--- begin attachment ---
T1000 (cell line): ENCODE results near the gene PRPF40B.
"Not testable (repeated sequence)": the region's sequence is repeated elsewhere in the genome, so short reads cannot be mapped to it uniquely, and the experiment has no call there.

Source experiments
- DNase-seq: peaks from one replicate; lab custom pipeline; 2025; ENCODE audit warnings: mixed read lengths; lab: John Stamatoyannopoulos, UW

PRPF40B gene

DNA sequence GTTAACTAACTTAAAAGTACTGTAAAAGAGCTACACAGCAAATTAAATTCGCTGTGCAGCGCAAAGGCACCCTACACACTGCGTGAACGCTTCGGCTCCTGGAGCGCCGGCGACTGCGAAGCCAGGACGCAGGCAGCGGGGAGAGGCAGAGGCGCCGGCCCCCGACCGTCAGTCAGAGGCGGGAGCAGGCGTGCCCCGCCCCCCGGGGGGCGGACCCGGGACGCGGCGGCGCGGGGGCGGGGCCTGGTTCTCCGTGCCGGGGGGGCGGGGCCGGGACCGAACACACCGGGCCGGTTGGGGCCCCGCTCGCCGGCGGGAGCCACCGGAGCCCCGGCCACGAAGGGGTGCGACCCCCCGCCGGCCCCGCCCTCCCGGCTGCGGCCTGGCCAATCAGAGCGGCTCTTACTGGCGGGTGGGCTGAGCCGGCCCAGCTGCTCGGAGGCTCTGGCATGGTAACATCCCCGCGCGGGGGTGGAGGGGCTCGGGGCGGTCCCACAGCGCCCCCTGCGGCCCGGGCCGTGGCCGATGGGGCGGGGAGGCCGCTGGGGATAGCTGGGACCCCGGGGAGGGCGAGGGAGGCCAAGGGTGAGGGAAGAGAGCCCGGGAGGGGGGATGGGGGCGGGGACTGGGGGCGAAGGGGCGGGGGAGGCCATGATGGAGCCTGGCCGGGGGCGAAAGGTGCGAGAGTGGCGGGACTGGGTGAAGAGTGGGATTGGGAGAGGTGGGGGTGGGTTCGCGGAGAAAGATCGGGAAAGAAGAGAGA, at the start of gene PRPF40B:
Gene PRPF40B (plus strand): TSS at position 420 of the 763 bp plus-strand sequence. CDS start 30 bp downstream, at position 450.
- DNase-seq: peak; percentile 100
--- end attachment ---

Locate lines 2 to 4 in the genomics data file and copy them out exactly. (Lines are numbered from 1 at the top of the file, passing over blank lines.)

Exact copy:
"Not testable (repeated sequence)": the region's sequence is repeated elsewhere in the genome, so short reads cannot be mapped to it uniquely, and the experiment has no call there.

Source experiments
- DNase-seq: peaks from one replicate; lab custom pipeline; 2025; ENCODE audit warnings: mixed read lengths; lab: John Stamatoyannopoulos, UW